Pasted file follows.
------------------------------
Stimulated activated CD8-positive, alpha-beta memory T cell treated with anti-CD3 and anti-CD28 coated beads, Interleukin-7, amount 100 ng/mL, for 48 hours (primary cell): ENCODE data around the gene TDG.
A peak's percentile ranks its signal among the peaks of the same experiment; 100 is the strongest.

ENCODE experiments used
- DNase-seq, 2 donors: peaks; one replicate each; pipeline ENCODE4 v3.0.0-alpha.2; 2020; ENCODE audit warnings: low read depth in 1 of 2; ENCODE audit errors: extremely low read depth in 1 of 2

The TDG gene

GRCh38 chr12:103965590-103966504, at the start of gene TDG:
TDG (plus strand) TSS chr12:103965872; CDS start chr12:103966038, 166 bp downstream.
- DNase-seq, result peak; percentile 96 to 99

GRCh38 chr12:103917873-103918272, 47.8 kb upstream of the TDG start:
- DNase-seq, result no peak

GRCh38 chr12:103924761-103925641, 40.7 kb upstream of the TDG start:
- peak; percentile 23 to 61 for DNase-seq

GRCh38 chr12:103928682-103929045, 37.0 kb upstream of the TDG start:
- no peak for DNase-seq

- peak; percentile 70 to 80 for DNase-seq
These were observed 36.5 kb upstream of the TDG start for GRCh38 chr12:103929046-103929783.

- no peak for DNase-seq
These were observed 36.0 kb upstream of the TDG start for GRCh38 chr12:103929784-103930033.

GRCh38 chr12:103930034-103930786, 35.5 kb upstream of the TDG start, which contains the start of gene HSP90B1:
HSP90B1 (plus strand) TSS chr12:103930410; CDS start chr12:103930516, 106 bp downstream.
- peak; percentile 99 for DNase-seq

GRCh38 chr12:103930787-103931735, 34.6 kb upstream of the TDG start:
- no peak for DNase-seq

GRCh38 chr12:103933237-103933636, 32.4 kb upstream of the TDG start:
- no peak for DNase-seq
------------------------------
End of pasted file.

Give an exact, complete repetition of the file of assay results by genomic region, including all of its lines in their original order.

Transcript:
Stimulated activated CD8-positive, alpha-beta memory T cell treated with anti-CD3 and anti-CD28 coated beads, Interleukin-7, amount 100 ng/mL, for 48 hours (primary cell): ENCODE data around the gene TDG.
A peak's percentile ranks its signal among the peaks of the same experiment; 100 is the strongest.

ENCODE experiments used
- DNase-seq, 2 donors: peaks; one replicate each; pipeline ENCODE4 v3.0.0-alpha.2; 2020; ENCODE audit warnings: low read depth in 1 of 2; ENCODE audit errors: extremely low read depth in 1 of 2

The TDG gene

GRCh38 chr12:103965590-103966504, at the start of gene TDG:
TDG (plus strand) TSS chr12:103965872; CDS start chr12:103966038, 166 bp downstream.
- DNase-seq, result peak; percentile 96 to 99

GRCh38 chr12:103917873-103918272, 47.8 kb upstream of the TDG start:
- DNase-seq, result no peak

GRCh38 chr12:103924761-103925641, 40.7 kb upstream of the TDG start:
- peak; percentile 23 to 61 for DNase-seq

GRCh38 chr12:103928682-103929045, 37.0 kb upstream of the TDG start:
- no peak for DNase-seq

- peak; percentile 70 to 80 for DNase-seq
These were observed 36.5 kb upstream of the TDG start for GRCh38 chr12:103929046-103929783.

- no peak for DNase-seq
These were observed 36.0 kb upstream of the TDG start for GRCh38 chr12:103929784-103930033.

GRCh38 chr12:103930034-103930786, 35.5 kb upstream of the TDG start, which contains the start of gene HSP90B1:
HSP90B1 (plus strand) TSS chr12:103930410; CDS start chr12:103930516, 106 bp downstream.
- peak; percentile 99 for DNase-seq

GRCh38 chr12:103930787-103931735, 34.6 kb upstream of the TDG start:
- no peak for DNase-seq

GRCh38 chr12:103933237-103933636, 32.4 kb upstream of the TDG start:
- no peak for DNase-seq